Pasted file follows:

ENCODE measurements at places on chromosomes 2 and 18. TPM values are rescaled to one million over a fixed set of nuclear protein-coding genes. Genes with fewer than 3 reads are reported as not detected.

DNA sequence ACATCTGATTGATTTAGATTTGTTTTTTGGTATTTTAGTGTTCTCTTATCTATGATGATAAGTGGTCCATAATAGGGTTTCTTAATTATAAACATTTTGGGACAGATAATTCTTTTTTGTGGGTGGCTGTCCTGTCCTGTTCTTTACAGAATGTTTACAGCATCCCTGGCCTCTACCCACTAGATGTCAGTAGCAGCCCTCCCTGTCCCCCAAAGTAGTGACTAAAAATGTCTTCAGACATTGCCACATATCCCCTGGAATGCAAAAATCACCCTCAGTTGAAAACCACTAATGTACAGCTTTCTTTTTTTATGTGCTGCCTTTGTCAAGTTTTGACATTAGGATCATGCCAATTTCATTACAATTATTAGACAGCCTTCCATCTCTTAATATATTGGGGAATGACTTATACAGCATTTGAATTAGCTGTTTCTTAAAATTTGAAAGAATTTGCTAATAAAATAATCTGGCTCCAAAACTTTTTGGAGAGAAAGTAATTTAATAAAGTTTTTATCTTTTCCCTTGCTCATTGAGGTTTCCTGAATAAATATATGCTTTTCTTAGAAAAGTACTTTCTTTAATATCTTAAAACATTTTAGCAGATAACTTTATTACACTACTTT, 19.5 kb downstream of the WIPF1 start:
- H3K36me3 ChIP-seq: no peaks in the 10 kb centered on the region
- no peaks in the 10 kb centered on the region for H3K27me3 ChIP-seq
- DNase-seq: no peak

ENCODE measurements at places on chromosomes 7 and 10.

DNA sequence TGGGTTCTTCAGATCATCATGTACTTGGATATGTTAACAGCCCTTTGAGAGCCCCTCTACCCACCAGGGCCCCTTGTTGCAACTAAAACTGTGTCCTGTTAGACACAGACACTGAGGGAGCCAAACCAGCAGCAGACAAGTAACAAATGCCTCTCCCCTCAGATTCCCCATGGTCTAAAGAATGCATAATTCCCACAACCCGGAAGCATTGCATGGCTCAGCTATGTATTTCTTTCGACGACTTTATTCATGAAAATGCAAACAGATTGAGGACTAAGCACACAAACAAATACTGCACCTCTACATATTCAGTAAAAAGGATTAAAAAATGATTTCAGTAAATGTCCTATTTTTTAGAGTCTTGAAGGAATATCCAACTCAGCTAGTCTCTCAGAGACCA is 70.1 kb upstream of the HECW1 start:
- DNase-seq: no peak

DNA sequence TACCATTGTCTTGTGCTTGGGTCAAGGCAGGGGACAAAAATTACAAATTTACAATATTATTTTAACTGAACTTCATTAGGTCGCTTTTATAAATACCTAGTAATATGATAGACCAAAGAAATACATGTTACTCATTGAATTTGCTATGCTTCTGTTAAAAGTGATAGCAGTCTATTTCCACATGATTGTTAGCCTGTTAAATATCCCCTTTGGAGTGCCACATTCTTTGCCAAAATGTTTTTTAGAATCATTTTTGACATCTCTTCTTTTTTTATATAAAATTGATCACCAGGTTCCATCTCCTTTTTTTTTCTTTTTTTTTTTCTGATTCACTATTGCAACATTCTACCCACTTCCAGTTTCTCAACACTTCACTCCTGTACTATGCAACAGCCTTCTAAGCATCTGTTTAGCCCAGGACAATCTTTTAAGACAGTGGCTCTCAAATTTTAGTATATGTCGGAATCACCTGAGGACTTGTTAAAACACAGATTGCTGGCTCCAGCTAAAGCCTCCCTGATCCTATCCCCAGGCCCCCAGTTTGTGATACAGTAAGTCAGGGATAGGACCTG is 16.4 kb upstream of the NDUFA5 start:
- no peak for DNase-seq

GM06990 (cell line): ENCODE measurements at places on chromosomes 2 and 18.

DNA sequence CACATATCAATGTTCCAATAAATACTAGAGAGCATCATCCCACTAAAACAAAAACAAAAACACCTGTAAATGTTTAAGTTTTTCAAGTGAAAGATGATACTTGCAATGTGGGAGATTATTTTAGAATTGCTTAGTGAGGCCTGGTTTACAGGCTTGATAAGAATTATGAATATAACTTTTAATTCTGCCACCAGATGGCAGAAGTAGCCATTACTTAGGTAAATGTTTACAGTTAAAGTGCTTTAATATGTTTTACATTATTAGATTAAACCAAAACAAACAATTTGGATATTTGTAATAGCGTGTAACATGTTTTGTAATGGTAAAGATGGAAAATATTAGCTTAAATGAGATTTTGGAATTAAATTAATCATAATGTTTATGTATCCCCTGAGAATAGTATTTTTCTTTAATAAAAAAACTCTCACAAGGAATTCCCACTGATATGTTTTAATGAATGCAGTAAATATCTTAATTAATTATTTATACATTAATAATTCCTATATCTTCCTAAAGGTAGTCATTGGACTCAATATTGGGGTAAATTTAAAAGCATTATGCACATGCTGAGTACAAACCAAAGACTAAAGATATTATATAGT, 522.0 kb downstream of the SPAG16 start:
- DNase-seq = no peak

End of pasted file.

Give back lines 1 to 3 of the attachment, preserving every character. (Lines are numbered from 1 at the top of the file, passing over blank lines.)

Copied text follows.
ENCODE measurements at places on chromosomes 2 and 18. TPM values are rescaled to one million over a fixed set of nuclear protein-coding genes. Genes with fewer than 3 reads are reported as not detected.

DNA sequence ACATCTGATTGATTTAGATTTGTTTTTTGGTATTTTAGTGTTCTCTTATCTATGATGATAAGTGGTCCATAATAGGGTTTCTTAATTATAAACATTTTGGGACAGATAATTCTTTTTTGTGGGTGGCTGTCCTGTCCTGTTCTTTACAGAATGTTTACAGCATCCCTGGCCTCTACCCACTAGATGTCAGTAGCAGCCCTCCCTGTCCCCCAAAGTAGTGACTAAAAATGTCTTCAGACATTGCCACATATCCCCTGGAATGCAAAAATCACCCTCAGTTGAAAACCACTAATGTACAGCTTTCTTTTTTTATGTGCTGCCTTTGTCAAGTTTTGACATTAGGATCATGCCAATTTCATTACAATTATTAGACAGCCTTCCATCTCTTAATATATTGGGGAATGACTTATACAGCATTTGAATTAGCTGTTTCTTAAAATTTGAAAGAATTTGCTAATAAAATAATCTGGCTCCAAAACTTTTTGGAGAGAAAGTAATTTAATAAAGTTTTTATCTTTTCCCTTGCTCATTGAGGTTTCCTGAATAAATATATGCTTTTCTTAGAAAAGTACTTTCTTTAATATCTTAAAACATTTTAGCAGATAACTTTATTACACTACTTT, 19.5 kb downstream of the WIPF1 start:
- H3K36me3 ChIP-seq: no peaks in the 10 kb centered on the region